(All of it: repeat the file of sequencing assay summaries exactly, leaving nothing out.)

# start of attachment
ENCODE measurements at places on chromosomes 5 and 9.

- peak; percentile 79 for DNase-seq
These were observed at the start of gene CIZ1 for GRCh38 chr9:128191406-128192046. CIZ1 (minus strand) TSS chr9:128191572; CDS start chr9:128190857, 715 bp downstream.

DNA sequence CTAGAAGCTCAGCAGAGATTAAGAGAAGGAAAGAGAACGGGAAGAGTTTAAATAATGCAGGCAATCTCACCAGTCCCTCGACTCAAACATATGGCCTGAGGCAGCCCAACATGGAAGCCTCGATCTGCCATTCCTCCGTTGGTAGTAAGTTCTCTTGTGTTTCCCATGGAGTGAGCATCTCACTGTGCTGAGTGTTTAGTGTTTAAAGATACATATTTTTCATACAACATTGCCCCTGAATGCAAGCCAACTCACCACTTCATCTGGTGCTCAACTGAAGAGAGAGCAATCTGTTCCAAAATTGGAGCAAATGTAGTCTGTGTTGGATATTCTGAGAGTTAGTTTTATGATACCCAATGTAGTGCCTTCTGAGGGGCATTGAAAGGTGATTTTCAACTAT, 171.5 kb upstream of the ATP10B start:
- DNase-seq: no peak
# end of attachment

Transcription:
ENCODE measurements at places on chromosomes 5 and 9.

- peak; percentile 79 for DNase-seq
These were observed at the start of gene CIZ1 for GRCh38 chr9:128191406-128192046. CIZ1 (minus strand) TSS chr9:128191572; CDS start chr9:128190857, 715 bp downstream.

DNA sequence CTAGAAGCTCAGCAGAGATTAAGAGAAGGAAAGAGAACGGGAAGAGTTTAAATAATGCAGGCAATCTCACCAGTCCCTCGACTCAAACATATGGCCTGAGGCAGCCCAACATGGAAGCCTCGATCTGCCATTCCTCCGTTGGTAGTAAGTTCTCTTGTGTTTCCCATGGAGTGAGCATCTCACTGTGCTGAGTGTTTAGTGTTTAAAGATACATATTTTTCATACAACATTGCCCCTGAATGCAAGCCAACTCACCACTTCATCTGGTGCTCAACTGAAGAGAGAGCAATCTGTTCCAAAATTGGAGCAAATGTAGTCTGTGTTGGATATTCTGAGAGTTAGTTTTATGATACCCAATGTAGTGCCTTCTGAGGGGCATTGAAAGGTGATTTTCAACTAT, 171.5 kb upstream of the ATP10B start:
- DNase-seq: no peak